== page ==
You can find the full criteria on the NHS Wales website.
In Northern Ireland, there’s no strict criteria but there are a list of things your diabetes team must take into account:
- You check your blood sugar more than four times a day, can show that you know how to count your carbs and manage your insulin doses.
- You have four or more hypos a week or two severe hypos in a year.
- You have reduced hypo awareness.
- If you find it difficult to keep your HbA1c levels down and it’s reasonable to believe Flash would help you.
- You have severe physical, emotional or work-related issues that affect your ability to manage your blood sugar levels.
- You are currently using Flash and there is good evidence that it’s helping you manage your diabetes.
In Scotland, there’s a mixture of criteria. Here you’ll find a list of the Health Boards (PDF, 342KB) and their published criteria.
“This little piece of tech has significantly changed how I manage my diabetes.”
A flash glucose monitor has two parts:
- A sensor that you wear just under your skin which measures your sugar levels.
- A reader that you swipe over the sensor to get both your sugar level and the trend of your levels. You can also scan the sensor with your phone.
Each time you scan your sensor, you can access the last eight hours of sugar levels. Flash glucose monitoring also comes with software so you can analyse your results and see patterns in your sugar levels.
You generally wear a sensor for about 14 days, after that you need to put on a new one.
Sensors should be worn on the arms only, and we recommend that they aren't placed over areas with tattoos as this could impact your results.
What’s the difference between flash glucose monitoring and continuous glucose monitoring?
Continuous glucose monitors (CGM) measure your sugar levels continuously and send data to your display device (a handheld monitor or pump). So you can set alerts for high, low or rate of change. With flash glucose monitoring, you only get your reading and trends when you scan your sensor.
If you want to find out more about CGM, we have loads of information.
Diabetes technology is a wonderful thing, but it certainly isn’t for everyone.
Some people feel uneasy about getting lots of data, and for some people it gives them more confidence. We’ve got more information to help you work through these different feelings about using diabetes tech. And you can always call our helpline to ask questions or just to talk it through.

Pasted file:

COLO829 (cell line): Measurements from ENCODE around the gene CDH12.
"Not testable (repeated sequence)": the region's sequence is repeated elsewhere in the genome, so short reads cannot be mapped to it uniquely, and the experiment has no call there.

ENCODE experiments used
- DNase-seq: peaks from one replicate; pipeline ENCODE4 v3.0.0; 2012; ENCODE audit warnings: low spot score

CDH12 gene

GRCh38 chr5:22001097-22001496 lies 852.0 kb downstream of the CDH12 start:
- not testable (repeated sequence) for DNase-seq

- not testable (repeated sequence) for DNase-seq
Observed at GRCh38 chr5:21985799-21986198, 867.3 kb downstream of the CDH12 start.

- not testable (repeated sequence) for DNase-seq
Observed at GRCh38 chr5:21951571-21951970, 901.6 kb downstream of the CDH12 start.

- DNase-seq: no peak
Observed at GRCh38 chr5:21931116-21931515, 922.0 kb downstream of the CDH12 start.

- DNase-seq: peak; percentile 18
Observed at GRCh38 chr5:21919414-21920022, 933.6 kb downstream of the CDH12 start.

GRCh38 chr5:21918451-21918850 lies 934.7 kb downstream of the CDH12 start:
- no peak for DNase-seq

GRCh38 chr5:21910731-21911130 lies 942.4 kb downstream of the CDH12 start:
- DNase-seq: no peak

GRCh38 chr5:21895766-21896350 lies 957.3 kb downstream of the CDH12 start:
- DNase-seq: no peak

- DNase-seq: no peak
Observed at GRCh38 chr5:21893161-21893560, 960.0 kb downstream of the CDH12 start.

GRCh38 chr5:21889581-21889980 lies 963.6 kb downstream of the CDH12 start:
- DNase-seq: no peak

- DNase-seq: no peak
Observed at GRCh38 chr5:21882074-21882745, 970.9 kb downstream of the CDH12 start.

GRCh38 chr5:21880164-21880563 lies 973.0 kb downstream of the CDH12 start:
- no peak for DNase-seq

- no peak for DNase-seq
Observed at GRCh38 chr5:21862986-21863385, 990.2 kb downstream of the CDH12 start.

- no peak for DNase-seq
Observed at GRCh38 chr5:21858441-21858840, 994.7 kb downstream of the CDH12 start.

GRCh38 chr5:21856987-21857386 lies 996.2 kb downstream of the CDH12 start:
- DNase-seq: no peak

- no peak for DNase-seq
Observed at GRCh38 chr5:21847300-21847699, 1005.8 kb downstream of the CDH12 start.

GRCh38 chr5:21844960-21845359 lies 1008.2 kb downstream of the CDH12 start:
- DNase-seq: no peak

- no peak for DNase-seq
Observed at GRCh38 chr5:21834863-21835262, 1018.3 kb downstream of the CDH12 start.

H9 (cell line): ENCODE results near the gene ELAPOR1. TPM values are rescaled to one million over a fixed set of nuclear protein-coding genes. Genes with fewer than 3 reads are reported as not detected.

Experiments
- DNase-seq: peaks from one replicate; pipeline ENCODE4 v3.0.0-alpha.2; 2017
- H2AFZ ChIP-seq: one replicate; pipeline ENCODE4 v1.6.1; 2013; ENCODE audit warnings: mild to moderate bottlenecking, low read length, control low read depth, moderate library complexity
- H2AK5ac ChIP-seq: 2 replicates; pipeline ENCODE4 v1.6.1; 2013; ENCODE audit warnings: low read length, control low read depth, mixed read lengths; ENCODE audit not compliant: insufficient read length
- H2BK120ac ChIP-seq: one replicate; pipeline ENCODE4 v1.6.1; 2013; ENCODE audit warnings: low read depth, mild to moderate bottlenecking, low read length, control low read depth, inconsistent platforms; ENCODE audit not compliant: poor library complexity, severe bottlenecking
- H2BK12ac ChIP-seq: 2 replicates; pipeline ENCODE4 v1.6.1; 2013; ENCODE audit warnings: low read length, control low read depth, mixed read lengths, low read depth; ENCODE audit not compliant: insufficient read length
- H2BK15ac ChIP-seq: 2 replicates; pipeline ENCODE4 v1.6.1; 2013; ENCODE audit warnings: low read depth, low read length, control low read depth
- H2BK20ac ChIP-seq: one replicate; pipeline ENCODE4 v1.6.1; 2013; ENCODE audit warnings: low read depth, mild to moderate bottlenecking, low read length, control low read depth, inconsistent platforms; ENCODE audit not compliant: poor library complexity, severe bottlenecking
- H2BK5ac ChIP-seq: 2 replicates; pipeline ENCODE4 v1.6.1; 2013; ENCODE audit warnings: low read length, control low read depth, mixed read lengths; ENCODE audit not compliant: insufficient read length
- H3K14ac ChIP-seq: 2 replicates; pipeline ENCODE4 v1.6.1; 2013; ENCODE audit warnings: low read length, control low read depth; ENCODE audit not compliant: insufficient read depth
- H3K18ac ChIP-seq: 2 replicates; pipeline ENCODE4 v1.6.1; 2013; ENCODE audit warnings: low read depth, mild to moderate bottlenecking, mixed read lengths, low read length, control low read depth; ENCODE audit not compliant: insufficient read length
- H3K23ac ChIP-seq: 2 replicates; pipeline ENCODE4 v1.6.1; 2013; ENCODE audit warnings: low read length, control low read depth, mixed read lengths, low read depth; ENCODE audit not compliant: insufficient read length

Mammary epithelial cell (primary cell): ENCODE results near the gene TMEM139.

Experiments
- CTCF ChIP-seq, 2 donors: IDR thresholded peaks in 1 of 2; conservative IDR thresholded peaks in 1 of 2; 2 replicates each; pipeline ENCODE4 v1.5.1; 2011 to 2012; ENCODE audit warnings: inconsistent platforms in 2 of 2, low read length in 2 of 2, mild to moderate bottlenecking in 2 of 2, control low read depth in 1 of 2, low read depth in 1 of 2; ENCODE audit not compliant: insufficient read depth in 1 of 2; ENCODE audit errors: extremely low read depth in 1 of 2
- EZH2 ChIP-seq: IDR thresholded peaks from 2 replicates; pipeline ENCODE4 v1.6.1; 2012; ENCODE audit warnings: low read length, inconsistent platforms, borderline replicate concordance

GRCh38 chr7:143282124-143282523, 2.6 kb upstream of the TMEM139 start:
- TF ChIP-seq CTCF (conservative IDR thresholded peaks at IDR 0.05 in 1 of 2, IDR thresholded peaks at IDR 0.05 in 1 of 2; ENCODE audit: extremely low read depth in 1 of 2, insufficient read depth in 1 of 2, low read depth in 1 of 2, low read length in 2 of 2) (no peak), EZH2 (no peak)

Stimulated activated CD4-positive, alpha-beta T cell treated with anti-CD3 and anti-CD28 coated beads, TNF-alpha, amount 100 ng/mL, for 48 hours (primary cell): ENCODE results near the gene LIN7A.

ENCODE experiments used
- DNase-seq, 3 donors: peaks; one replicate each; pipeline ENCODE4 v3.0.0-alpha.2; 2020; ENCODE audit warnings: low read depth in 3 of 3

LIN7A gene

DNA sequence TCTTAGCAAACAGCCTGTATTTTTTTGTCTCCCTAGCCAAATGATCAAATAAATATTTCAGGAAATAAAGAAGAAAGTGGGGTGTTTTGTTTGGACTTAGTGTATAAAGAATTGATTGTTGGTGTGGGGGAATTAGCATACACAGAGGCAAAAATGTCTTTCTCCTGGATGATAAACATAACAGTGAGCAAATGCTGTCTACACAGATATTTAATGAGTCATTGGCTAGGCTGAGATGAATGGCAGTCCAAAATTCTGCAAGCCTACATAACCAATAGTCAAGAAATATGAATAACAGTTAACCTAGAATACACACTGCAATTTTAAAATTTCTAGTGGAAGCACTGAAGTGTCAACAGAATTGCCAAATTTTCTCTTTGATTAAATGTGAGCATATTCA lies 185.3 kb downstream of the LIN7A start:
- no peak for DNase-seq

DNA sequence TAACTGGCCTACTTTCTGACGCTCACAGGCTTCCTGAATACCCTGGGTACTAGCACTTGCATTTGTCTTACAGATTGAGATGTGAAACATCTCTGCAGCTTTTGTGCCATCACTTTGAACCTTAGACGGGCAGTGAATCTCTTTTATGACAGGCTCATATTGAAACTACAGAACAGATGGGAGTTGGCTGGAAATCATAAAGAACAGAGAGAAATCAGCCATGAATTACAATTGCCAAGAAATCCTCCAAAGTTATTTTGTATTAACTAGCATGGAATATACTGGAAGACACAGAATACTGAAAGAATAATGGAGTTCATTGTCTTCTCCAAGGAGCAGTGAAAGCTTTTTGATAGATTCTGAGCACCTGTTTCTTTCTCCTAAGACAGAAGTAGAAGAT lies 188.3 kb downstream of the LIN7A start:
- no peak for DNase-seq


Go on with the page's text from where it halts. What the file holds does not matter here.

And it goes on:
Advantages of Flash
Disadvantages of Flash
You don’t need to do so many finger-prick checks.
You can’t set an alarm for high or low sugar levels, so it won’t help you recognise a hypo.
You can see trends, like when your sugar levels are starting to rise or drop, so you can take action earlier.
You can get overloaded with data, which can confuse or worry some people.
It can give you more confidence in managing your diabetes as you have more data to base decisions on.
You still need to do some finger-prick checks.
You can get your sugar levels in your target range more often as you have more information about when you’re high and low.
You may find wearing the sensor irritating or you might not like the look of it.
You can see what your levels are like at times when you don’t normally test, like during the night (either by looking back at your own data or scanning someone else’s sensor while they’re asleep).
Driving and checking your blood sugars
You can use a flash glucose monitor to check your sugar levels when driving, but you must confirm your levels with a finger-prick test if:
- your blood sugar level is 4 mmol/l or below
- you have symptoms of a hypo
- your monitor gives a reading that’s not consistent with the symptoms you’re getting – for example, if you feel like you’re having a hypo but the reading doesn’t show this.
Together, our campaigning changed the law on driving and checking your sugar levels. We’ve campaigned for years to make sure the law is fair. So that you can carry on driving and take the right steps to stay safe at the wheel.
Get involved with our campaigning today to make change happen.